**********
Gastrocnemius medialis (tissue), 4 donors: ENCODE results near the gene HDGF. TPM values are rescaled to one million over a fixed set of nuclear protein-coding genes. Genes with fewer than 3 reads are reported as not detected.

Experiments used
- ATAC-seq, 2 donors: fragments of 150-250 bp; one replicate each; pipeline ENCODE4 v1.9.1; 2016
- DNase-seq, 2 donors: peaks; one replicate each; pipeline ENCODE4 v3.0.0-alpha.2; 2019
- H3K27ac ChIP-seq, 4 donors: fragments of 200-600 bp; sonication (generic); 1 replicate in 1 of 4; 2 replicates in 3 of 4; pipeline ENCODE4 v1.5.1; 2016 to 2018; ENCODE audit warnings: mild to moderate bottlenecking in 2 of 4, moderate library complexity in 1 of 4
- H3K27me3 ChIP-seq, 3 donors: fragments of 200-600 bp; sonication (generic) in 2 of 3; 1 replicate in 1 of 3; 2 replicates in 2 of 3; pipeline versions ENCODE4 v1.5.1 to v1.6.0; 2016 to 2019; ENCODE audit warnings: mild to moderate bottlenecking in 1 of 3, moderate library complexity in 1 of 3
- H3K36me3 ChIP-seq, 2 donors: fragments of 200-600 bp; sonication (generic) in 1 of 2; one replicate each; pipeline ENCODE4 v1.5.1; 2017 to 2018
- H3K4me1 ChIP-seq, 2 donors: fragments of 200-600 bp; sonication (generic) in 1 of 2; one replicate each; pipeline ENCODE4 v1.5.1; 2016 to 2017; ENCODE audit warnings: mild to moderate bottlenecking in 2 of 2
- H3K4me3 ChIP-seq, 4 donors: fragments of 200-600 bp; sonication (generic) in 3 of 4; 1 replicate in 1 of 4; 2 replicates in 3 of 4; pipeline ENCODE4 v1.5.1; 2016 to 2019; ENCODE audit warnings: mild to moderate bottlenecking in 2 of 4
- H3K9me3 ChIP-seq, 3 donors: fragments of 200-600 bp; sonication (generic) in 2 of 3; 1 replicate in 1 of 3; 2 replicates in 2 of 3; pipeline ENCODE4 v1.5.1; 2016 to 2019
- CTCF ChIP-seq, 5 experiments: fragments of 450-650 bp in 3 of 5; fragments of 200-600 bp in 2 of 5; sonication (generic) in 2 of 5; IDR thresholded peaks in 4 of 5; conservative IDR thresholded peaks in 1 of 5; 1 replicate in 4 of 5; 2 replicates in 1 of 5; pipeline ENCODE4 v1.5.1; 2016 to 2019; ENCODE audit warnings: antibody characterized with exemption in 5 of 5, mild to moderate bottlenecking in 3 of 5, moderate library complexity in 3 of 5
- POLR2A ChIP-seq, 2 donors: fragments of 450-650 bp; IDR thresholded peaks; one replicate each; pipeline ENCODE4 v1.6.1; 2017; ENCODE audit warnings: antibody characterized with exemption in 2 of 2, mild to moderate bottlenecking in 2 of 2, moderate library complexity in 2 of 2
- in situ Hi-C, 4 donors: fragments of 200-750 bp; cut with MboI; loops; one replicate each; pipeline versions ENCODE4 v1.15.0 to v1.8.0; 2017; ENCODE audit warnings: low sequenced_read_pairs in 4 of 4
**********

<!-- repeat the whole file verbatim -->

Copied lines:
Gastrocnemius medialis (tissue), 4 donors: ENCODE results near the gene HDGF. TPM values are rescaled to one million over a fixed set of nuclear protein-coding genes. Genes with fewer than 3 reads are reported as not detected.

Experiments used
- ATAC-seq, 2 donors: fragments of 150-250 bp; one replicate each; pipeline ENCODE4 v1.9.1; 2016
- DNase-seq, 2 donors: peaks; one replicate each; pipeline ENCODE4 v3.0.0-alpha.2; 2019
- H3K27ac ChIP-seq, 4 donors: fragments of 200-600 bp; sonication (generic); 1 replicate in 1 of 4; 2 replicates in 3 of 4; pipeline ENCODE4 v1.5.1; 2016 to 2018; ENCODE audit warnings: mild to moderate bottlenecking in 2 of 4, moderate library complexity in 1 of 4
- H3K27me3 ChIP-seq, 3 donors: fragments of 200-600 bp; sonication (generic) in 2 of 3; 1 replicate in 1 of 3; 2 replicates in 2 of 3; pipeline versions ENCODE4 v1.5.1 to v1.6.0; 2016 to 2019; ENCODE audit warnings: mild to moderate bottlenecking in 1 of 3, moderate library complexity in 1 of 3
- H3K36me3 ChIP-seq, 2 donors: fragments of 200-600 bp; sonication (generic) in 1 of 2; one replicate each; pipeline ENCODE4 v1.5.1; 2017 to 2018
- H3K4me1 ChIP-seq, 2 donors: fragments of 200-600 bp; sonication (generic) in 1 of 2; one replicate each; pipeline ENCODE4 v1.5.1; 2016 to 2017; ENCODE audit warnings: mild to moderate bottlenecking in 2 of 2
- H3K4me3 ChIP-seq, 4 donors: fragments of 200-600 bp; sonication (generic) in 3 of 4; 1 replicate in 1 of 4; 2 replicates in 3 of 4; pipeline ENCODE4 v1.5.1; 2016 to 2019; ENCODE audit warnings: mild to moderate bottlenecking in 2 of 4
- H3K9me3 ChIP-seq, 3 donors: fragments of 200-600 bp; sonication (generic) in 2 of 3; 1 replicate in 1 of 3; 2 replicates in 2 of 3; pipeline ENCODE4 v1.5.1; 2016 to 2019
- CTCF ChIP-seq, 5 experiments: fragments of 450-650 bp in 3 of 5; fragments of 200-600 bp in 2 of 5; sonication (generic) in 2 of 5; IDR thresholded peaks in 4 of 5; conservative IDR thresholded peaks in 1 of 5; 1 replicate in 4 of 5; 2 replicates in 1 of 5; pipeline ENCODE4 v1.5.1; 2016 to 2019; ENCODE audit warnings: antibody characterized with exemption in 5 of 5, mild to moderate bottlenecking in 3 of 5, moderate library complexity in 3 of 5
- POLR2A ChIP-seq, 2 donors: fragments of 450-650 bp; IDR thresholded peaks; one replicate each; pipeline ENCODE4 v1.6.1; 2017; ENCODE audit warnings: antibody characterized with exemption in 2 of 2, mild to moderate bottlenecking in 2 of 2, moderate library complexity in 2 of 2
- in situ Hi-C, 4 donors: fragments of 200-750 bp; cut with MboI; loops; one replicate each; pipeline versions ENCODE4 v1.15.0 to v1.8.0; 2017; ENCODE audit warnings: low sequenced_read_pairs in 4 of 4